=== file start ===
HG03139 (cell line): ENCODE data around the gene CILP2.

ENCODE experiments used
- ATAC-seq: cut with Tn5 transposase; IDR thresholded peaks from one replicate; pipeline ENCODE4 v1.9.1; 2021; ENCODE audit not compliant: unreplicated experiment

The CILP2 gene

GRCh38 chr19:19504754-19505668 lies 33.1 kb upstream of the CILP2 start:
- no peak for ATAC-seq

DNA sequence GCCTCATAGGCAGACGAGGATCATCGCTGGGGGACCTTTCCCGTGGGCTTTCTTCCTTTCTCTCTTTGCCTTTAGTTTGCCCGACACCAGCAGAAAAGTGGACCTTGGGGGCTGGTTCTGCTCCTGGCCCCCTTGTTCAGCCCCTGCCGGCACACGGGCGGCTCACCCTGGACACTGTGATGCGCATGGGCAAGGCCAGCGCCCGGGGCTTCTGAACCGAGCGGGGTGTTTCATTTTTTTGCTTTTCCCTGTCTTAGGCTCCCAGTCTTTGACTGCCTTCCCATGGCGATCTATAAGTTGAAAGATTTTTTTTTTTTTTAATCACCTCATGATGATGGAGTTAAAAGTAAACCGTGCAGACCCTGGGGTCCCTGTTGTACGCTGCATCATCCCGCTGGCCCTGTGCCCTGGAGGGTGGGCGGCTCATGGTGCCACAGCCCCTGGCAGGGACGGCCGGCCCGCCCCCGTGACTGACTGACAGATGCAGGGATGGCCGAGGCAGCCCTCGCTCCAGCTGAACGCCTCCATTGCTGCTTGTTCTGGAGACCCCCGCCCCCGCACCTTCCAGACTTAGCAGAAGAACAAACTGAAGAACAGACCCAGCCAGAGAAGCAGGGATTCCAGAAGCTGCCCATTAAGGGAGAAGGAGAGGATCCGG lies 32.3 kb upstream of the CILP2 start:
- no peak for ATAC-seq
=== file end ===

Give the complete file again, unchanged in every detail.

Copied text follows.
HG03139 (cell line): ENCODE data around the gene CILP2.

ENCODE experiments used
- ATAC-seq: cut with Tn5 transposase; IDR thresholded peaks from one replicate; pipeline ENCODE4 v1.9.1; 2021; ENCODE audit not compliant: unreplicated experiment

The CILP2 gene

GRCh38 chr19:19504754-19505668 lies 33.1 kb upstream of the CILP2 start:
- no peak for ATAC-seq

DNA sequence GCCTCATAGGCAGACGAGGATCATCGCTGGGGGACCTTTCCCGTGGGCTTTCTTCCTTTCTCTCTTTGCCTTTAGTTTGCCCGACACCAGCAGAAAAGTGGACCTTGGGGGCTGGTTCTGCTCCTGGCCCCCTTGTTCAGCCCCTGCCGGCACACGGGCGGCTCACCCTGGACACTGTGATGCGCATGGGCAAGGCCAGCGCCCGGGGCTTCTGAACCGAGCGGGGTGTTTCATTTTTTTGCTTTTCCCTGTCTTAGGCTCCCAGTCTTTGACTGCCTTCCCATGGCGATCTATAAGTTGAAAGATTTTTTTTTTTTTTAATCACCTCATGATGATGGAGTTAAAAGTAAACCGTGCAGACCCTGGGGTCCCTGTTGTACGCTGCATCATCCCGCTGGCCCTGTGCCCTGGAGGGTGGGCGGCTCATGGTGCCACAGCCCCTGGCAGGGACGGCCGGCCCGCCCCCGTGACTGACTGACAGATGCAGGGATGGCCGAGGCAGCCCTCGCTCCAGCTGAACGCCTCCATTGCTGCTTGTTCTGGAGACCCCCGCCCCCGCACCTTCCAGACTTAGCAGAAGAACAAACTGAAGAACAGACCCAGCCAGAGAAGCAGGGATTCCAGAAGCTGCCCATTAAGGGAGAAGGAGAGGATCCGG lies 32.3 kb upstream of the CILP2 start:
- no peak for ATAC-seq